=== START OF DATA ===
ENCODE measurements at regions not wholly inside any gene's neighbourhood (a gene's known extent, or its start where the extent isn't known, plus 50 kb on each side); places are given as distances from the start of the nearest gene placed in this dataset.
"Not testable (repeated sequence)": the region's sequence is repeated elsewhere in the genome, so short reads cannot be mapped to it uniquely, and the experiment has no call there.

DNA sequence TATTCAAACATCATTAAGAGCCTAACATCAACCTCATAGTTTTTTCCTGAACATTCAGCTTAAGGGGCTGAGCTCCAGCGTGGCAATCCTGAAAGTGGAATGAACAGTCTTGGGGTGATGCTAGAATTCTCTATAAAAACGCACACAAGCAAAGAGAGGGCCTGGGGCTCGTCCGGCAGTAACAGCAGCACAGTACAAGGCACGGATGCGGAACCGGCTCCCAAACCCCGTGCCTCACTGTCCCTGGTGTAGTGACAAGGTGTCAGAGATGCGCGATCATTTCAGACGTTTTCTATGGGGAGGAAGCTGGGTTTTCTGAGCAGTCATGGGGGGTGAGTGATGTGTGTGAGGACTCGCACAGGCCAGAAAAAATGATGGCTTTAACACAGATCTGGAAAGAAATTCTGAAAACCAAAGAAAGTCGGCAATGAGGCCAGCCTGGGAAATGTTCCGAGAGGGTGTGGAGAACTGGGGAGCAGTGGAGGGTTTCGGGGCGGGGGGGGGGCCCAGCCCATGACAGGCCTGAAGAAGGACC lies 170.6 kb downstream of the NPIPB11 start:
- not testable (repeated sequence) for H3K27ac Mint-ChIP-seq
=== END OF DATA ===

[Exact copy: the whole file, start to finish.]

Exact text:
ENCODE measurements at regions not wholly inside any gene's neighbourhood (a gene's known extent, or its start where the extent isn't known, plus 50 kb on each side); places are given as distances from the start of the nearest gene placed in this dataset.
"Not testable (repeated sequence)": the region's sequence is repeated elsewhere in the genome, so short reads cannot be mapped to it uniquely, and the experiment has no call there.

DNA sequence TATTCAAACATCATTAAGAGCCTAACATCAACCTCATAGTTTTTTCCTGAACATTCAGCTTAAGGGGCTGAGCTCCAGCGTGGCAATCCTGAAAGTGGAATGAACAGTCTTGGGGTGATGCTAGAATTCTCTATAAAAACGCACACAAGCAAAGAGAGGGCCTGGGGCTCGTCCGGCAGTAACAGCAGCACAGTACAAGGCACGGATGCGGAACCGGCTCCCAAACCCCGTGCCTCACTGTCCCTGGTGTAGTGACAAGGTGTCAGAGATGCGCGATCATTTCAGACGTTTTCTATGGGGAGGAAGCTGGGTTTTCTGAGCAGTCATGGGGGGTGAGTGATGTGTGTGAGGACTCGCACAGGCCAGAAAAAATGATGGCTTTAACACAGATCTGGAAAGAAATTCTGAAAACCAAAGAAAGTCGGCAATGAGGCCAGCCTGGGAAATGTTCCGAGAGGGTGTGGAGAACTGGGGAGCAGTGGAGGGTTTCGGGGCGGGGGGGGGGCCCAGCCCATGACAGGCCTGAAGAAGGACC lies 170.6 kb downstream of the NPIPB11 start:
- not testable (repeated sequence) for H3K27ac Mint-ChIP-seq